Loud can no longer be connected only to the volume of your mother’s voice when she catches you acting up or the complaint your neighbor gives when you’re blasting your music so high people from the world over can hear. In a not-so-subtle ode to the very music he himself bumps, Milwaukee-raised artist Adam Villegas heads his own T-shirt company, LOUD a platform to express his artistic creations.
LOUD, which stands for Living Out Unreal Dreams, was born years earlier when, as a young high school student, Villegas was involved in the PEOPLE Program — a scholarship program that brings minority and low-income students from all over Wisconsin to UW’s Madison campus to get a UW experience and encourage the path to college. In this experience, he made lifelong friends, got into UW-Madison with a scholarship, and most importantly found a passion for screen-printing, something to which he may never have been exposed. It was in an art internship where he says he came to life and found a new way of expressing himself, reminding us all how vital it is that programs like PEOPLE exist. I was fortunate enough to be able to sit down with Villegas and ask a few questions about his path to this incredible endeavor.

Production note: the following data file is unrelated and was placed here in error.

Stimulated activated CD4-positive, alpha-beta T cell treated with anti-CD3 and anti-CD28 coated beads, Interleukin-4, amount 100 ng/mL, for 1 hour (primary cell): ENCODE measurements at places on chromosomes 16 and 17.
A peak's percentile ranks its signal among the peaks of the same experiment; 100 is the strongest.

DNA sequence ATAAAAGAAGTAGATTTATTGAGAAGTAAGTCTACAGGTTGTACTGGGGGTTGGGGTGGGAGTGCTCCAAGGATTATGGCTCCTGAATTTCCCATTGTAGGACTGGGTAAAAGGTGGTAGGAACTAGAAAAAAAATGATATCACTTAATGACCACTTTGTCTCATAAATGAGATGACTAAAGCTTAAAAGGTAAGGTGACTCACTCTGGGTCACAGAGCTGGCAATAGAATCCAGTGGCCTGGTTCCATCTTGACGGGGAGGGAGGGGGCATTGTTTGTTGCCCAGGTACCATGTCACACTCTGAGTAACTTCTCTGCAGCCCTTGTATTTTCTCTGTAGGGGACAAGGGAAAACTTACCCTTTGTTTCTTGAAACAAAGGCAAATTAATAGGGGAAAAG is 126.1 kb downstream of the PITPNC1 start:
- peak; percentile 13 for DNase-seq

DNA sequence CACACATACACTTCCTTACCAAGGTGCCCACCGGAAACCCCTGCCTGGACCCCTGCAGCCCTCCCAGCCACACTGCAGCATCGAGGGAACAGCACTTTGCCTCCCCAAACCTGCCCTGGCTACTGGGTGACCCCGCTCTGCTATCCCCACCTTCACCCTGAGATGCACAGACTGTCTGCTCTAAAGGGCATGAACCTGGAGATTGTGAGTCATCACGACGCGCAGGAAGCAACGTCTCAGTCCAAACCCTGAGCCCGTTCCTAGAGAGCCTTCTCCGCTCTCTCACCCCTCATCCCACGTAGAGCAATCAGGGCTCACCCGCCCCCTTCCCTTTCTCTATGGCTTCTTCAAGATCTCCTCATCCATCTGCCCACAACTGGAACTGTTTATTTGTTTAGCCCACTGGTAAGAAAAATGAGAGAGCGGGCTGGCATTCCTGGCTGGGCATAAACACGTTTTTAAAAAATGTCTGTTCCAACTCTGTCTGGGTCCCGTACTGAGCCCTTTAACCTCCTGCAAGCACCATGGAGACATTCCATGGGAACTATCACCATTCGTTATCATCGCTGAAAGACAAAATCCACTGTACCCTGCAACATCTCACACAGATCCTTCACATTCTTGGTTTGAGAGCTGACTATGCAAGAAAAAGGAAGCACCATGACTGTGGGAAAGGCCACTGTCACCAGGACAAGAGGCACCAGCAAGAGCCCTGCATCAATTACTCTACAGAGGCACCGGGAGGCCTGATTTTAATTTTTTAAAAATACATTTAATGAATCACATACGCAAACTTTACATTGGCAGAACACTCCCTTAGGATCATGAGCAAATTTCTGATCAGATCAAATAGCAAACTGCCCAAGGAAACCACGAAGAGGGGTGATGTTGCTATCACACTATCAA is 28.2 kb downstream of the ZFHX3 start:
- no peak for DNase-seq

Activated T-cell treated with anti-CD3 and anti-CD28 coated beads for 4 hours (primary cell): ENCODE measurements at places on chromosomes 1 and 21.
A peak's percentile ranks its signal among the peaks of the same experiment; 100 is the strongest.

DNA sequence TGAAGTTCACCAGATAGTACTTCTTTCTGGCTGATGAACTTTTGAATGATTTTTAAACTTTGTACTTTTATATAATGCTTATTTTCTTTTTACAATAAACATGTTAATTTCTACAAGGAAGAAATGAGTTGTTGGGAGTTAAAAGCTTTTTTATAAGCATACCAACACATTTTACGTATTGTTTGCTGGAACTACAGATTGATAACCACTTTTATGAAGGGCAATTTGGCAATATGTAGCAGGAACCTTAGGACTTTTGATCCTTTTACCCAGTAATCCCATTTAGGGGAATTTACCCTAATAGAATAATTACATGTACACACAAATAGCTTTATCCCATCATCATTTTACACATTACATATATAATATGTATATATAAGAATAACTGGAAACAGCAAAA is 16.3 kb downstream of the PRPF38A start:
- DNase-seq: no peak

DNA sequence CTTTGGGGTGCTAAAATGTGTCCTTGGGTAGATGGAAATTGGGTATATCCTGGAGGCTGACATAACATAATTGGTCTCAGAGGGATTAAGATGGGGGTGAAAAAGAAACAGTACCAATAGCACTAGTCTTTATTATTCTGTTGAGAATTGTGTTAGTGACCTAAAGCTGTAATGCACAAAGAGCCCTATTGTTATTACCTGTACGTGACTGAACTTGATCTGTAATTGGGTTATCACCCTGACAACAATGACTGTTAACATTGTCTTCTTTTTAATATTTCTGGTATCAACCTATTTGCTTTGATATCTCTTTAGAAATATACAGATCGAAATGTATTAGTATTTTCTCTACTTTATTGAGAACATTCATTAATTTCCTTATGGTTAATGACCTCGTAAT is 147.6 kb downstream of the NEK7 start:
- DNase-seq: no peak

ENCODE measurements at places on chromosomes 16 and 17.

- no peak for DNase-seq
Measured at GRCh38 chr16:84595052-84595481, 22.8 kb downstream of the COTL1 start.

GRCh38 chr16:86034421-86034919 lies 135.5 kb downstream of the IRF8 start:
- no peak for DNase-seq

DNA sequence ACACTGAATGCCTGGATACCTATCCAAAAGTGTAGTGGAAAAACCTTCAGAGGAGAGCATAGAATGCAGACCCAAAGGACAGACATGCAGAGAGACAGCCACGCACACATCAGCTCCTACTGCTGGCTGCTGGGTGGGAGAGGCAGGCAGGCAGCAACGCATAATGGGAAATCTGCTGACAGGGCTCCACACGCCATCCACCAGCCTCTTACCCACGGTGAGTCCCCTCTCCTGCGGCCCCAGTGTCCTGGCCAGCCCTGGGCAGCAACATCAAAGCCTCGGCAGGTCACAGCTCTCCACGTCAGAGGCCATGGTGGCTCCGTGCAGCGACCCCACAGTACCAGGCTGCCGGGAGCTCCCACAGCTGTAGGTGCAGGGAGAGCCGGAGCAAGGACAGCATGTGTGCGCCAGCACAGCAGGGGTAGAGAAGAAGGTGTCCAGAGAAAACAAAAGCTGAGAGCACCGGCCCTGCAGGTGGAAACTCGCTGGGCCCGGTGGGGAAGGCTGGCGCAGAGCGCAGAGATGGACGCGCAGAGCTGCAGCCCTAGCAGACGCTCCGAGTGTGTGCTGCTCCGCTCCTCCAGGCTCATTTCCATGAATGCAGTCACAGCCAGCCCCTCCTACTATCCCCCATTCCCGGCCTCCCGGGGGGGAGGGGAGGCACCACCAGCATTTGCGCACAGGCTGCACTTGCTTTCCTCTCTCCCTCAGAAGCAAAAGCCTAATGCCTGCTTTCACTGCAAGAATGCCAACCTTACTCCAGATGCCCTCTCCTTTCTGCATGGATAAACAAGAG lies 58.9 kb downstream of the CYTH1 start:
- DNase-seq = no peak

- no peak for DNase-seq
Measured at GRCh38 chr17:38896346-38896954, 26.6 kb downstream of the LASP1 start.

Madison365: What inspires your artistic creations?
Adam Villegas: One of my biggest inspirations and influences is a lot of the music I listen to. I’m really into lyrics and what the person is saying. They say a picture can paint a thousand words but I listen to all these thousands of millions of words and always have these different pictures being formed in my head…Oftentimes, I try to take what they are saying and relate it back to my own life and my own experiences and try to make a connection between the two in some kind of visual way.
Madison365: What kind of music inspires you most?
Adam Villegas: Mostly its hip hop rap music including a lot of old school, too. That’s one thing I love about music: listening to some of my favorite current songs and finding the samples [from the old songs]. I love beats and everything like that … its always the best when I find one of my favorite songs and I love the sample and I go back and listen to the sample song. I like it just as much and sometimes even more. It’s a fun process finding old music off of new music and new music off of old music.
Madison365: How was it working for PEOPLE as an instructor for the Screen-Printing Class?